## Are these the best tests for convergence of the following series?

1. The problem statement, all variables and given/known data
(a) $$\displaystyle{\sum_{n=1}^{\infty}\Bigg(\frac{(-1)^{n}}{n^{1 + \frac{1}{n}}}\Bigg)$$
(b) $$\displaystyle{\sum_{n=1}^{\infty}\Bigg(\frac{e^{\frac{1}{n}}}{n^{2}}\Bi gg)$$
(c) $$\displaystyle{\sum_{n=1}^{\infty}\Bigg(\frac{(-1)^{n}n!}{n^{n}}\Bigg)$$
(d) $$\displaystyle{\sum_{n=1}^{\infty}\Bigg(\frac{1}{n^{1 + \frac{1}{n}}}\Bigg)$$
(e) $$\displaystyle{\sum_{n=1}^{\infty}\Bigg(\frac{ln(x)}{n^{\frac{3}{2}}}\Bi gg)$$
(f) $$\displaystyle{\sum_{n=1}^{\infty}\Bigg(1 - e^{\frac{-1}{n}}\Bigg)$$

2. Relevant equations
The test that we have messed with are:
Telescoping, Geometric, P-Series, Ratio, Root, Simple Comparison, Limit Comparison, Absolute Convergence, Alternating Series, Dirichlet, Integral, Gauss

3. The attempt at a solution

First, I got they all converge:

(a) (d)
I worked 'd' first. I did a limit comparison test with 1/n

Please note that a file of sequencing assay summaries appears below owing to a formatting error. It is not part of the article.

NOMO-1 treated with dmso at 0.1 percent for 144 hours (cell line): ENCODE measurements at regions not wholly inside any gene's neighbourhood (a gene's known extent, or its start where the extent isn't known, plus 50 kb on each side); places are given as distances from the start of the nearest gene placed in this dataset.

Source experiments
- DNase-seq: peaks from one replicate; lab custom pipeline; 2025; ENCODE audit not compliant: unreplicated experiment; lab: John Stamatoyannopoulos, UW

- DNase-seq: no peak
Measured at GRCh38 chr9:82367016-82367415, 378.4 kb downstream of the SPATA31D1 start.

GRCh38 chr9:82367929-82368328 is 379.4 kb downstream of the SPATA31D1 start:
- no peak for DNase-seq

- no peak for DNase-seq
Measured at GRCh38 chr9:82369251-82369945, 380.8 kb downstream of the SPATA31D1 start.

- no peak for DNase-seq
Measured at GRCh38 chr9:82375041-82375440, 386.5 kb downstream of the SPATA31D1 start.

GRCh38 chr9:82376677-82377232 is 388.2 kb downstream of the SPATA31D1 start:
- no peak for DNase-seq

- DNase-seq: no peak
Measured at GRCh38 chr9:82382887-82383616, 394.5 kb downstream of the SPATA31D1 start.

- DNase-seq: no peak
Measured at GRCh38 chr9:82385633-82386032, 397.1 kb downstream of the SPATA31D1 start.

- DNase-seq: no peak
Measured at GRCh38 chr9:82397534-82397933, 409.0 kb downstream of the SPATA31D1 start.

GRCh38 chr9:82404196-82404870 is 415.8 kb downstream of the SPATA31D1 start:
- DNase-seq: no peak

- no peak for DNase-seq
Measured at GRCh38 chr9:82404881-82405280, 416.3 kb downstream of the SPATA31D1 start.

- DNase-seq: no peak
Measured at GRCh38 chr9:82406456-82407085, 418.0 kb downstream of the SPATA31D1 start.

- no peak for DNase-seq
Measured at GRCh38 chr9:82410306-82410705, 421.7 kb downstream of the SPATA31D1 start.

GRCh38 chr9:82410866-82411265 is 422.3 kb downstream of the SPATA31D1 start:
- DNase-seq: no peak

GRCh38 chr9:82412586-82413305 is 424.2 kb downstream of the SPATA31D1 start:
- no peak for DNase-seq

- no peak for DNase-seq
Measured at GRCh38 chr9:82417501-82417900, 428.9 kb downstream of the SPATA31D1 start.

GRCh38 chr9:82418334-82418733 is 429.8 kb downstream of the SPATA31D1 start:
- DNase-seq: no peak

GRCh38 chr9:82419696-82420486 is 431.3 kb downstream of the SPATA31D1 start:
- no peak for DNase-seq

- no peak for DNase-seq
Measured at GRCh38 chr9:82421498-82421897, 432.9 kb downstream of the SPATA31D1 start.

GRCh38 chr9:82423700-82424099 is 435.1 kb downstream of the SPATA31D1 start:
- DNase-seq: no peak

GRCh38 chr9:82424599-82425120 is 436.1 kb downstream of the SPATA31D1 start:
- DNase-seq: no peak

$$\frac{\frac{1}{n}}{\frac{1}{n^{1 + \frac{1}{n}}}} = n^{n}$$
That limit is 1. And since its absolute value converges (a) converges.

(b) Basic Comparion test wtih <= $$\frac{e}{n^{2}}$$

(c) Alternating series test

(e) Integral test

(f) Im not sure which test to apply
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 (d) is wrong,a dn so is (a), not sure how to prove if they are convergent (if they are). Is (d) divergent?
 (a) is convergent by alternating series test. Did I end up proving (d) divergent or is my proof wrong? I'm also quite lost on (f) since I can't integrate that function nicely

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